Couple that with the last vestiges of "White Privilege" - this sense that economic struggles are caused by Lincoln/Sherman/Reconstruction/Brown v. Board of Ed/Civil Rights Act/MLK Jr. - and it's a long ugly tradition of blaming race that appeals to those who are given to feeling marginalized anyway.

          However... I don't think you're completely wrong that GOP racism will fade. I just don't think it's going to fade quite as quickly as we would hope.

          ::::my two cents::::

          On the other hand, the more WE can model a non-racial attitude, the more we can direct people to solutions rather than complaints, the less race will be an issue.

          "I must stand with anybody that stands right, stand with him while he is right, and part with him when he goes wrong." - Abraham Lincoln

          by Word Alchemy on Thu Jul 29, 2010 at 05:41:30 AM PDT

          [ Parent ]

          •  I don't feel sandwiched... (0+ / 0-)

            ...by the Millenials and Boomers....I'd like to think that we're leading the Millenials, and they're providing the numbers for social change.

            9-11 changed everything? Well, Katrina changed it back.

            by varro on Fri Jul 30, 2010 at 01:27:33 PM PDT

            [ Parent ]

  •  The tea party is, at it's core, racist (2+ / 0-)
    Recommended by:
    Calamity Jean, LightintheShadows

    They would have 'hated' any democratic president, but a black democrat as president has sent them 'round the bend', nearly choking on their own bile.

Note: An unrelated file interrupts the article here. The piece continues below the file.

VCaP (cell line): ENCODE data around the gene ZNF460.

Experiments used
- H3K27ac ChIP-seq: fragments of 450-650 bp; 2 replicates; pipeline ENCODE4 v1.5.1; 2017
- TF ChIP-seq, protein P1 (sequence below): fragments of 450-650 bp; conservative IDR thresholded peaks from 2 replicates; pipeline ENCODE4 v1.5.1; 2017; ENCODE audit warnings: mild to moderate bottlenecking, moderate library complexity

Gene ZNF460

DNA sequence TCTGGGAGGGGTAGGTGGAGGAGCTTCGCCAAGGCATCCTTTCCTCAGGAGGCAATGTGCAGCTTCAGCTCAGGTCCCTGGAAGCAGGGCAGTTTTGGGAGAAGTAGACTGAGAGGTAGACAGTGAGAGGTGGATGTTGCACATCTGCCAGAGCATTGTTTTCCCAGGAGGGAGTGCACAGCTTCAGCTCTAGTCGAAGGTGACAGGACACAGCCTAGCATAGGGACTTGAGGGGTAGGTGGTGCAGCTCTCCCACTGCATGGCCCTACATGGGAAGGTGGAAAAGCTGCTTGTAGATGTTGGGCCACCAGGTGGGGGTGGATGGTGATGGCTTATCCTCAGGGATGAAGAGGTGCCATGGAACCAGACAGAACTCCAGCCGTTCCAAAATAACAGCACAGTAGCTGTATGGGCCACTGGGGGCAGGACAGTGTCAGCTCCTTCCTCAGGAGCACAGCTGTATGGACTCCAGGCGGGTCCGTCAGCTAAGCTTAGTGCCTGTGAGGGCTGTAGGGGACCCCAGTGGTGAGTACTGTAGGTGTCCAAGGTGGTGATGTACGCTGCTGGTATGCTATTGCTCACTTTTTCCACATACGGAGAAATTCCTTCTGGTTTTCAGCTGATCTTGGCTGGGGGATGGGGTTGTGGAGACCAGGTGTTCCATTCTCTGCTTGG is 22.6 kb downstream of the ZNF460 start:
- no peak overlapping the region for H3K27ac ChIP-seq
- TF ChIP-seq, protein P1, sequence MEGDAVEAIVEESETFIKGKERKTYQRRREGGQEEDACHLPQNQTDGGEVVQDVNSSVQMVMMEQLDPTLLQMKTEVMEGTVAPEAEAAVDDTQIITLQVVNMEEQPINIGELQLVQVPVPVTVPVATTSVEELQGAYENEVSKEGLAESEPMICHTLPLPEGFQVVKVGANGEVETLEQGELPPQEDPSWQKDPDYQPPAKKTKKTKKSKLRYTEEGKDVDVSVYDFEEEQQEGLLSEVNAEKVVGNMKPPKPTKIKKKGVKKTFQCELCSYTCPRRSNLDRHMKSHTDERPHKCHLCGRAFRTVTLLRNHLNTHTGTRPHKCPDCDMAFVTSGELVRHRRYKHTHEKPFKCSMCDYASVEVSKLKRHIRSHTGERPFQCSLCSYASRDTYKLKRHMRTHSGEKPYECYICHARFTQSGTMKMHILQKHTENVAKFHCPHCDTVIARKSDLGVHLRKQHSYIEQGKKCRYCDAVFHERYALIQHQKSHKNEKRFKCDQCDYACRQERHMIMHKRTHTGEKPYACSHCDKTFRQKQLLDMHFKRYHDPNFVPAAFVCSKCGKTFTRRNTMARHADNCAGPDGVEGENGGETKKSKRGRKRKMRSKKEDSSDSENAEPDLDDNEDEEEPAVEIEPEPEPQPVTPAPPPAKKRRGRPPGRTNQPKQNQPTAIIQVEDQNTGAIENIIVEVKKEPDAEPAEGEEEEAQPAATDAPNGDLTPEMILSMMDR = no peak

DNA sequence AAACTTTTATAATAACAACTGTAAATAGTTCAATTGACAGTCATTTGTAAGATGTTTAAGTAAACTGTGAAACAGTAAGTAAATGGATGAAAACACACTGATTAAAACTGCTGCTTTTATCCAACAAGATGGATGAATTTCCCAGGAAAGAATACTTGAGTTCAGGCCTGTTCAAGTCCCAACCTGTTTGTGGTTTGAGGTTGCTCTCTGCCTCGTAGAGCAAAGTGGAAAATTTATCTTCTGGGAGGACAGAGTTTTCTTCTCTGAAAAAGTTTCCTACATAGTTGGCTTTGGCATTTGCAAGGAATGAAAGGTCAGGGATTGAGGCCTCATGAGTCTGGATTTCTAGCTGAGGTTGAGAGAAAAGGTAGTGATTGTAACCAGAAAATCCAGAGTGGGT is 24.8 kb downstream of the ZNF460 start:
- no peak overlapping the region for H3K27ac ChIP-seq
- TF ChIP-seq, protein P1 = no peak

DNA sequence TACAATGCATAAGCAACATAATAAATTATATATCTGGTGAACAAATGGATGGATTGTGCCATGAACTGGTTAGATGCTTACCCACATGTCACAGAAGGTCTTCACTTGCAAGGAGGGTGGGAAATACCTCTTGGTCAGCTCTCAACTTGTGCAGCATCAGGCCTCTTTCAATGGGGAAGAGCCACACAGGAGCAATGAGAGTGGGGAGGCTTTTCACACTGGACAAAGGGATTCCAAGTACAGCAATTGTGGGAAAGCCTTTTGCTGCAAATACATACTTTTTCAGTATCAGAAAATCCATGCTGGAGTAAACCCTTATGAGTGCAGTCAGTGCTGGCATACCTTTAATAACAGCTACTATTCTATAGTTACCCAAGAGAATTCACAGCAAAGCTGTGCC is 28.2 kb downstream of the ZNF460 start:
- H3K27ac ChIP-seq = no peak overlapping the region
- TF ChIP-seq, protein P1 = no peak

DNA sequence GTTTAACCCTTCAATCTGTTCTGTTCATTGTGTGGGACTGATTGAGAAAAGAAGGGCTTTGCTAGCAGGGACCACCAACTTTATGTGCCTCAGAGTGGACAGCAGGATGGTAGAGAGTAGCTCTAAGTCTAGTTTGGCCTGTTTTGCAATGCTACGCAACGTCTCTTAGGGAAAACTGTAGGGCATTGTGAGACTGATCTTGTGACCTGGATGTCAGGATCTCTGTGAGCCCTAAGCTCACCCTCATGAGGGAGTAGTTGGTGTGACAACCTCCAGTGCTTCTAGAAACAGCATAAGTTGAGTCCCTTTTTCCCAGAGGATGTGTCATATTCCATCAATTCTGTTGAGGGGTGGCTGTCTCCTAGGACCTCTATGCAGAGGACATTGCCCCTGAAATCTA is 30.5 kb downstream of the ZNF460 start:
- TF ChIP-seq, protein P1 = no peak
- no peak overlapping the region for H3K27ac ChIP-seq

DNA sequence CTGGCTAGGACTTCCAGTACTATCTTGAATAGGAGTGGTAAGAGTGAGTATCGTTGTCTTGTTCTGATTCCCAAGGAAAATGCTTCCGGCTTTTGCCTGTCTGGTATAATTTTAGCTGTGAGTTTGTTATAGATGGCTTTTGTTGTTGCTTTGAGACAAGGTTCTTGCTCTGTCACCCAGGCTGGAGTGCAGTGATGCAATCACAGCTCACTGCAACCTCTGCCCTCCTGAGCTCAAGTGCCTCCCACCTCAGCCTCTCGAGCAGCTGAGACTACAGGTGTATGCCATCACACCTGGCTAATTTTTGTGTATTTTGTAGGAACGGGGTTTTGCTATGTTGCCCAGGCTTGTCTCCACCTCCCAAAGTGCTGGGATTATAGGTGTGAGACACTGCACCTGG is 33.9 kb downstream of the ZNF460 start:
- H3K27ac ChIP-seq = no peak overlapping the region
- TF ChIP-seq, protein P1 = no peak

•  Tribalism is probably more accurate (0+ / 0-)

    What I see in conservatism these days isn't really racism so much as a fear and revulsion for anyone who isn't like them.  Rush Limbaugh is the icon for the "not like me" revolution, but Sarah Palin makes the point more clearly when she identifies people as "Americans" or pro-American or some such.  What she means is people of her religion, her color, her social condition, but not "them."  Not those others who talk funny, who don't have jobs, who have different colored skin, who live in foreign countries, or who don't belong here in some sense that she defines for herself.

    Tribalism is what I call it--it's much more than racism.  It's the infinite division of people into who is OK and who is not.  Who deserves and who doesn't.  Who is us and who is them.

    How many wrongs does it take to make a right?

    by pdknz on Wed Jul 28, 2010 at 09:11:53 PM PDT

  •  This diary is really really good. (0+ / 0-)

    Thanks!!!

  •  They indignantly deny that a white person can be (0+ / 0-)